I am following two of these sites: NaPoWriMo run by DC poet Maureen Thorson and Writer’s Digest 2013 PAD (Poem a Day) Challenge with prompts by Robert Brewer. Every day, I go to the sites, get the daily prompts, and choose which one I’m going to write on, or I go a little crazy and sometimes combine the two. That’s me: rule breaker, or at least bender. Anyway, The point is that, every day of NaPoWriMo, a month set aside for poetry appreciation and publicity, hundreds if not thousands of people write poems and post them to the Internet. If most submission policies of most literary magazines, both print and digital, are to be believed, none of these poems can ever be published, unless it is in a chapbook or full-length book of poetry. While I understand the principal behind these guidelines, I question whether or not this policy is in the best interest of spreading the news, as it were, about poetry.

Just about every day, I read a new article, tweet, or post about the rapidly changing publishing industry. E-books, self-publishing, small presses; there are more options out there than ever before, but it’s hard to tell which ones can kill or damage a career before it starts. Poetry is most interesting because its place in the capital I Industry is next to non-existent anyway. All I know is, there has got to be something in-between posting poems on the Internet or making your own chapbooks and keeping your poems closely guarded on a flash drive, possibly to die a horrible death of never, ever being read by anyone except you and your cat because you followed the rules and waited, sometimes for six to eight months, to hear back about possible publication. 

The stereotype of the writer, of the poet, is someone holed up by him or her self, scratching out words, usually with a quill pen. Why we are thought of as living before the ball-point, much less the tablet, is beyond me. But truthfully, many writers are solitary. I imagine a huge ball of tangled up words like yarn hovering out in space somewhere, never to be read, never to be shared. And I’m sure some of it probably shouldn’t be. But some of it should, and that’s a shame. Me? I have chosen two paths. One is my series of Facebook poems which I began with the understanding that I’d have to try to publish them as a whole because they exist online. The second path is NaPoWriMo. I’m keeping these to myself, until I send them out to some online submission system for some (possibly online) journal, of course. 

Poetry’s reputation as something that only certain people can understand and enjoy, as something that you had to do in school and thank goodness when that unit was over, as something holed up and antiquated; that reputation will not be changed by ignoring the power of the Internet and social media. I’m not suggesting that journals abandon the “no previously published” requirement. I am suggesting that we need to take a look at the definition of previously published, and we need to acknowledge that poetry needs a profile update if we want it to become part of our, all of our, everyday lives.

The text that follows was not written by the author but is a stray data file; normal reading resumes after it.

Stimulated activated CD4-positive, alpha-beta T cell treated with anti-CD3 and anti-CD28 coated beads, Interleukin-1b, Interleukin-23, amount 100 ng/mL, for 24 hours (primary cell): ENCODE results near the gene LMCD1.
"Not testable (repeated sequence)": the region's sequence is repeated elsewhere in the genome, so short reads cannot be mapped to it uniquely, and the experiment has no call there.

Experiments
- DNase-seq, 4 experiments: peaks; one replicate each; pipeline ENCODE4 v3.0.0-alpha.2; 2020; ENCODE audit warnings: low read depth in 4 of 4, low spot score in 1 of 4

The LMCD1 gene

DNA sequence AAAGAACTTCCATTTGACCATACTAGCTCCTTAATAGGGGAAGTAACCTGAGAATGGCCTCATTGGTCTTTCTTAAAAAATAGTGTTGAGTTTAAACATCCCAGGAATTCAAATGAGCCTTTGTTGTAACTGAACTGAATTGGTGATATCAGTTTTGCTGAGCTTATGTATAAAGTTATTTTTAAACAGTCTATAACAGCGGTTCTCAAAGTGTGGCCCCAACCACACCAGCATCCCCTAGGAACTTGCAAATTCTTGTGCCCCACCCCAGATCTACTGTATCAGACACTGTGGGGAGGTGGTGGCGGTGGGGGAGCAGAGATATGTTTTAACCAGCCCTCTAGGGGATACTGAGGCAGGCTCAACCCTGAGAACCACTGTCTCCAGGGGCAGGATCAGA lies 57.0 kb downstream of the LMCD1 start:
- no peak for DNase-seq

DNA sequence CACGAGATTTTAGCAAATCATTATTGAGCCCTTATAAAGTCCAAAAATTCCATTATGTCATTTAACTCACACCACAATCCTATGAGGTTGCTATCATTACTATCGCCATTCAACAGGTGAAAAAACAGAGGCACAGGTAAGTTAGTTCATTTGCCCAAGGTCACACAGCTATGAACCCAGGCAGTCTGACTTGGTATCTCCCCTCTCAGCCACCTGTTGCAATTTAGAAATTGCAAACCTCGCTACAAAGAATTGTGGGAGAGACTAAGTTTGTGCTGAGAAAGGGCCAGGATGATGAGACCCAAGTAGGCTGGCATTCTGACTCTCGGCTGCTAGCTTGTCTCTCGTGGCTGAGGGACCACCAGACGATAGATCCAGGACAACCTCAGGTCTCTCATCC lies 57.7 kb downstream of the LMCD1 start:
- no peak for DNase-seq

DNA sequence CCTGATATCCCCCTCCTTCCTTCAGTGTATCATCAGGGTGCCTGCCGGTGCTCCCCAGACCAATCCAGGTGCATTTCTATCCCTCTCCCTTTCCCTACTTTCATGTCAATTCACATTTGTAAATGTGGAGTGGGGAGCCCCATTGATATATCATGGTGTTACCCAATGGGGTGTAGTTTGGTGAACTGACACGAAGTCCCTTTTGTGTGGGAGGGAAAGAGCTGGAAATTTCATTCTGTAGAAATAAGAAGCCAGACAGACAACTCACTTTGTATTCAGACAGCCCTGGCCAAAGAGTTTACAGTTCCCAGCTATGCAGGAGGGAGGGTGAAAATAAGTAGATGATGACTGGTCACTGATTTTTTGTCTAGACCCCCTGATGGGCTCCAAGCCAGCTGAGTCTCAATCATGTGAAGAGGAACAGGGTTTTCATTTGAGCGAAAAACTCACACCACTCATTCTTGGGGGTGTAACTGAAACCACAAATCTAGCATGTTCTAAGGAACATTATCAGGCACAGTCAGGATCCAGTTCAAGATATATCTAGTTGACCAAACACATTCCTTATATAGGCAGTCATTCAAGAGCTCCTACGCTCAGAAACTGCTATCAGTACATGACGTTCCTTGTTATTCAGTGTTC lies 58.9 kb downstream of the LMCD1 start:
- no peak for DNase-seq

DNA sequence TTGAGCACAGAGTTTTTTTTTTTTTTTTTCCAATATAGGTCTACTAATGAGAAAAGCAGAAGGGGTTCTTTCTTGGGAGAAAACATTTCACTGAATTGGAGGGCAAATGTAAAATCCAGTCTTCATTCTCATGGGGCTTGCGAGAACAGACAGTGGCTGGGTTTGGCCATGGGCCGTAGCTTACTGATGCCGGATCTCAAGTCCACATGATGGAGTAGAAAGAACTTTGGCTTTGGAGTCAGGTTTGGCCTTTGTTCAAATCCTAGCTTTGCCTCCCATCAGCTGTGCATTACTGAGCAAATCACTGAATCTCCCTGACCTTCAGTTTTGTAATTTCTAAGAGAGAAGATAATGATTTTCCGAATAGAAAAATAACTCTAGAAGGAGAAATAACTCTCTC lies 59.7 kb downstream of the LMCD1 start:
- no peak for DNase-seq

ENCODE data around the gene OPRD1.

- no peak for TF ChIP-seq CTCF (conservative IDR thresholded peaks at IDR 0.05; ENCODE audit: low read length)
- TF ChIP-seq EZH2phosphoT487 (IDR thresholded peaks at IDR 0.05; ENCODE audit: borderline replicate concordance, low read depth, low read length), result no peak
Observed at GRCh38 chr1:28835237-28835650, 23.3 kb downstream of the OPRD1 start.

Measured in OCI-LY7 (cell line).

Either way, write on, friends. And do me a favor, share your work with someone! Put your own poem in your pocket, write it on the sidewalk, put it on a postcard and send it to someone. It will be read, and it will be celebrated.

Tools and Rules for the Short Story Writer

by

Rhonda Browning White

If you have chosen to be a writer, you’ve selected a career path that requires lifelong learning. While it’s crucial to critically read literature in the genre in which you write, it’s also important to study texts on the craft of writing. Rick DeMarinis’s The Art & Craft of the Short Story is one of the few texts I’ve found dealing specifically with problems unique to short story writing. Some of the advice in this book is universal to writing in general, however it is particularly applicable to abbreviated stories. DeMarinis both begins and ends his book with a chilling confession: “I don’t know how to write a short story” (4, 224). Frightening though his beginning and ending statements may be (in between them is couched over two hundred pages of solid advice and direct examples), they are somehow freeing. Sure, there are rules to follow when writing short stories, but those rules serve as guidelines, not as binding strictures that force writers into a cookie-cutter formula of limited creativity. It also helps us realize that, whether we’re beginning writers or advanced writers with plenty of publications under our belts, we all face doubts and mysteries as we apply our minds to the first blank page of story writing.